Marian Wright Edelman
Honorary Doctor of Humane Letters from the College of Communication and Information, Spring 2015
Marian Wright Edelman is a lifelong advocate for disadvantaged people, particularly children. In 1973, she founded the Children’s Defense Fund, which has become an international voice for children on issues of foster care, adoption, child care, and support and services for children who are disabled, homeless, abused, or neglected. The Children’s Defense Fund’s Leave No Child Behind movement is headquartered on the 157-acre Alex Haley Farm in Clinton, Tennessee. The first African-American woman admitted to the Mississippi bar, Edelman directed the NAACP Legal Defense and Educational Fund office in Jackson, Mississippi, and served as counsel for the Poor People’s Campaign that Martin Luther King Jr. began organizing before his death. She directed the Center for Law and Education at Harvard University for two years. Edelman’s many awards include the Presidential Medal of Freedom, which is the nation’s highest civilian award, and the Robert F. Kennedy Lifetime Achievement Award.
Honorary Master of Fine Arts from the College of Arts and Sciences, Fall 2015
Knoxville-born actress Dale Dickey—who has been dubbed “the reigning queen of Southern gothic” for her empathetic portrayal of downtrodden, other-side-of-the-law types—attended UT as a theatre major from 1979 to 1984. She appeared in more than twenty Clarence Brown Theatre productions before she was a student. Since finding success in Hollywood, she has returned to Clarence Brown to work with students and star in several productions, including Steel Magnolias (1990), Our Country’s Good (1994), The Rainmaker (2001), and A Streetcar Named Desire (2009). She played Mrs. Lovett in Sweeney Todd as a student in 1983 and reprised the role as a visiting artist in 2012. Dickey received an Independent Spirit Award for her performance in the Oscar-nominated movie Winter’s Bone. Her movie credits also include The Pledge and Being Flynn, and her television credits include My Name is Earl, True Blood, Breaking Bad, and Christy. View part of her address to the graduates.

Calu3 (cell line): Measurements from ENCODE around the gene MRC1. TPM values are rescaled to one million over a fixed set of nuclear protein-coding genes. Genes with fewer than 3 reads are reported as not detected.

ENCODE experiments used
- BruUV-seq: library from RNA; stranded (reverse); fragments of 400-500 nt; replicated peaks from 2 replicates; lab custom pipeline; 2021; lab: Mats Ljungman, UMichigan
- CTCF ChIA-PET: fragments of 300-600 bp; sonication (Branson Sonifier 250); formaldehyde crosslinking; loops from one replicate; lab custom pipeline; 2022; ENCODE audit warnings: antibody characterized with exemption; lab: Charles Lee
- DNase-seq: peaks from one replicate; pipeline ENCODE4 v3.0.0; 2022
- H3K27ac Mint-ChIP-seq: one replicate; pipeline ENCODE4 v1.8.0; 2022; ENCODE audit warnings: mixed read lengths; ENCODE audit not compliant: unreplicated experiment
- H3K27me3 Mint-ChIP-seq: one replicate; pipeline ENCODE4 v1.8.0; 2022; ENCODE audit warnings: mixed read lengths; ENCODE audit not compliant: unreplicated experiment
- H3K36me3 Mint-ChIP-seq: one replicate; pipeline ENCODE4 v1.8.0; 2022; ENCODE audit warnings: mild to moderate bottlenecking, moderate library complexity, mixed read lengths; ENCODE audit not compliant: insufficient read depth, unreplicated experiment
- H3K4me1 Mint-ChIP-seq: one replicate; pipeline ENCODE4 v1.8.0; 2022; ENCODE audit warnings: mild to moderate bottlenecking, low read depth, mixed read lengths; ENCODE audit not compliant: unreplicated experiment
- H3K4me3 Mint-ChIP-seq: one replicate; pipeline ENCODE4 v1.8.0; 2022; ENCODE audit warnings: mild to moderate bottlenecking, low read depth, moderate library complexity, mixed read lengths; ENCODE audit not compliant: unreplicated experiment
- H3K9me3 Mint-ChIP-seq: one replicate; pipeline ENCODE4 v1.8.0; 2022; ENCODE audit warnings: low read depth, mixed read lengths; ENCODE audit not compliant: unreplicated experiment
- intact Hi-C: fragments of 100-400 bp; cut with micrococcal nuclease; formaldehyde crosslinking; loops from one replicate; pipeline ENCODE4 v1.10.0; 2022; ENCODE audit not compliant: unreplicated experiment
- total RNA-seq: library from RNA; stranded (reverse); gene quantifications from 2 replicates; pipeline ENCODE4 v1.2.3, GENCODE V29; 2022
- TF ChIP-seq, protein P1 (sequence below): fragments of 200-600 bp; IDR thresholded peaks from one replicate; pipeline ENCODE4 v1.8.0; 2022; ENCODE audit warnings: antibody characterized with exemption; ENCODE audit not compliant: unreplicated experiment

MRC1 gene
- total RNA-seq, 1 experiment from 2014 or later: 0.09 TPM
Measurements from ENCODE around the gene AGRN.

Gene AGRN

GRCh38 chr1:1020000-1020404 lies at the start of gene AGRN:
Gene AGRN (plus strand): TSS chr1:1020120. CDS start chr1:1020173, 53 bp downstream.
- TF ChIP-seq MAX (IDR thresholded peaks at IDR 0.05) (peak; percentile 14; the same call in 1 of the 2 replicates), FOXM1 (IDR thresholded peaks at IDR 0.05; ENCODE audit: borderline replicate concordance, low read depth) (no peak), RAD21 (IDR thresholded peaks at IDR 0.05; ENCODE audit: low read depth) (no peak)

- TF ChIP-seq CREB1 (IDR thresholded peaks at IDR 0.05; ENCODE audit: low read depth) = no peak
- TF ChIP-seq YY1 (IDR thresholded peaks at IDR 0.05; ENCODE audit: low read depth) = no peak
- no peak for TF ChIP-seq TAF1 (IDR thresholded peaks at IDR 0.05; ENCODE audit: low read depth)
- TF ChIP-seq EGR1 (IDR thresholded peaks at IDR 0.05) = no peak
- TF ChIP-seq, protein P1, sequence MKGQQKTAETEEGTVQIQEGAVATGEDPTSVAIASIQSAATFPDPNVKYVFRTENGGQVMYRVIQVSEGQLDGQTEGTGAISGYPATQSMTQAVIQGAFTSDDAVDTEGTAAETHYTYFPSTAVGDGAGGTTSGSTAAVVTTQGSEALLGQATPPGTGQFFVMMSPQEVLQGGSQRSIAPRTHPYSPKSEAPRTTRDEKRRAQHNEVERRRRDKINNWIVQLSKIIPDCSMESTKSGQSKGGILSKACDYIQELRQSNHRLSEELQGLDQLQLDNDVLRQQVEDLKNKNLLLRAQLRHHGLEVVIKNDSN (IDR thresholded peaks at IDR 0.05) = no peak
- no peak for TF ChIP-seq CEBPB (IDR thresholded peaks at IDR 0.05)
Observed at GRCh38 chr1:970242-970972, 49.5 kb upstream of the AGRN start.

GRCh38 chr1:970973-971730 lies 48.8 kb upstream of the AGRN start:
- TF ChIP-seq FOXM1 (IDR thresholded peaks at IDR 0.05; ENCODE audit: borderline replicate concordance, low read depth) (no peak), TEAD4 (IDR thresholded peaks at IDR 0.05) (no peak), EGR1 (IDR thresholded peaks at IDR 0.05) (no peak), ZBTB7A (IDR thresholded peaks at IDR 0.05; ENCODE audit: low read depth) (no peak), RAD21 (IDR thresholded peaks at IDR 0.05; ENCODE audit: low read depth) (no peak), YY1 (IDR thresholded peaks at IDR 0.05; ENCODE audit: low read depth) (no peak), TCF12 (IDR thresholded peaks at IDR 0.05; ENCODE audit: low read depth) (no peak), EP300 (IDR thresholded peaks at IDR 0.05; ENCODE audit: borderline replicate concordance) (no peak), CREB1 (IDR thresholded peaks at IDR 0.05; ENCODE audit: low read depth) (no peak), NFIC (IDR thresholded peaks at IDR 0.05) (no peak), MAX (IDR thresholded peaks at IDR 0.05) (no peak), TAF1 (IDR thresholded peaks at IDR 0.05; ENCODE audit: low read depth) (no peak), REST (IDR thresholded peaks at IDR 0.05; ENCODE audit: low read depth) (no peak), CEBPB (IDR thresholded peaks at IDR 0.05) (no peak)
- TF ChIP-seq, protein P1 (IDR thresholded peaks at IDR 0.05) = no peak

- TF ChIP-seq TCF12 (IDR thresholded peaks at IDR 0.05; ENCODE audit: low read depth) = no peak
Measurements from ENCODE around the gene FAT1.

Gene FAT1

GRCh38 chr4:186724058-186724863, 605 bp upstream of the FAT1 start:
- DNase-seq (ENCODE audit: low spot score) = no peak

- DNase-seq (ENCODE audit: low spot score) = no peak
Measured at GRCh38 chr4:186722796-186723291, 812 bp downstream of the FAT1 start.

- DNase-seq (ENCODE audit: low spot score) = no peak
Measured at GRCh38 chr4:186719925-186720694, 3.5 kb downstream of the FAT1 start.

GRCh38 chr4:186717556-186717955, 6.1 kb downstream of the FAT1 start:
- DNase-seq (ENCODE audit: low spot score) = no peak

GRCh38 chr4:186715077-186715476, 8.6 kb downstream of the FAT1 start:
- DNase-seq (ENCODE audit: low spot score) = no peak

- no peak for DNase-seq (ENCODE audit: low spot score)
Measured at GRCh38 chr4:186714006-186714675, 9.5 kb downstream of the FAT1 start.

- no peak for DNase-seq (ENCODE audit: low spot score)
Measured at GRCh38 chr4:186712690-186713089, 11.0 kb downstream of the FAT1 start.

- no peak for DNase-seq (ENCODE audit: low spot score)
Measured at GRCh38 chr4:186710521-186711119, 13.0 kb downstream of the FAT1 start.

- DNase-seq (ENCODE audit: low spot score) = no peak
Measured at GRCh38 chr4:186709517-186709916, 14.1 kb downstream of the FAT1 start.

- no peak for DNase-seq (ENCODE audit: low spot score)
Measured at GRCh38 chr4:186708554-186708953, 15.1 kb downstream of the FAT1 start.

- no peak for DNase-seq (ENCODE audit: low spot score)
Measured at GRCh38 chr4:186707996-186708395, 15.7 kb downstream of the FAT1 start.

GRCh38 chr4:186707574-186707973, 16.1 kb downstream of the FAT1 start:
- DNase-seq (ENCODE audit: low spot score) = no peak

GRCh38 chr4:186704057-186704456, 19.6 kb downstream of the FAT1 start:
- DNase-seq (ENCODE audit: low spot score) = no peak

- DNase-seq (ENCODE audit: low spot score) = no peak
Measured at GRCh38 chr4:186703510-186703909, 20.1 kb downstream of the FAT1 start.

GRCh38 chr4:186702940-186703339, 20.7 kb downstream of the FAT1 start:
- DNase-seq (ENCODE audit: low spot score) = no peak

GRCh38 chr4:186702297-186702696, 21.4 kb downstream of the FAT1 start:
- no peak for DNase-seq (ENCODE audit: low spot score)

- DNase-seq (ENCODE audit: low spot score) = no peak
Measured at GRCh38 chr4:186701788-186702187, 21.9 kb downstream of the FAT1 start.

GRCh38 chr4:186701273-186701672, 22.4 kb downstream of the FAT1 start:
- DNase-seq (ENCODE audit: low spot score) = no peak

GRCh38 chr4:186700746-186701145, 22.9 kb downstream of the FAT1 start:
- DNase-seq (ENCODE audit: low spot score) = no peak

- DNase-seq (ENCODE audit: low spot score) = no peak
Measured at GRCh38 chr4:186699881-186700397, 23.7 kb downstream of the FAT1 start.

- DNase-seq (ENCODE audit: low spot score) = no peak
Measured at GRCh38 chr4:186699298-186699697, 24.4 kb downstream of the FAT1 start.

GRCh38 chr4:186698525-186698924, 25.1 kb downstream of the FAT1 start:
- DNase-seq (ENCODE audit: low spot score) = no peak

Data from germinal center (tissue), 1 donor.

Robin Klehr Avia
Bachelor’s degree, interior design, 1976
Honorary Doctorate in Fine Arts, Spring 2016
UT alumna Robin Klehr Avia has established herself as a driving force in the world of architecture and design. She is the regional managing principal and chair of the executive committee of the board of directors for Gensler, one of the world’s leading architecture and design firms. More than a thousand people are employed in the areas under Avia’s supervision in offices in New York City, Boston, Morristown, Toronto, Sao Paulo, Costa Rica, and Mexico City. She has directed award-winning projects that include the New York Times headquarters and Condé Nast’s headquarters at One World Trade Center. Avia is a mentor to many UT architecture and design graduates who now hold key positions with Gensler. Avia has received numerous design awards including the Business Week/Architectural Record Award, the International Interior Design Association’s Decade of Design Award, and top national awards from the Society of American Registered Architects.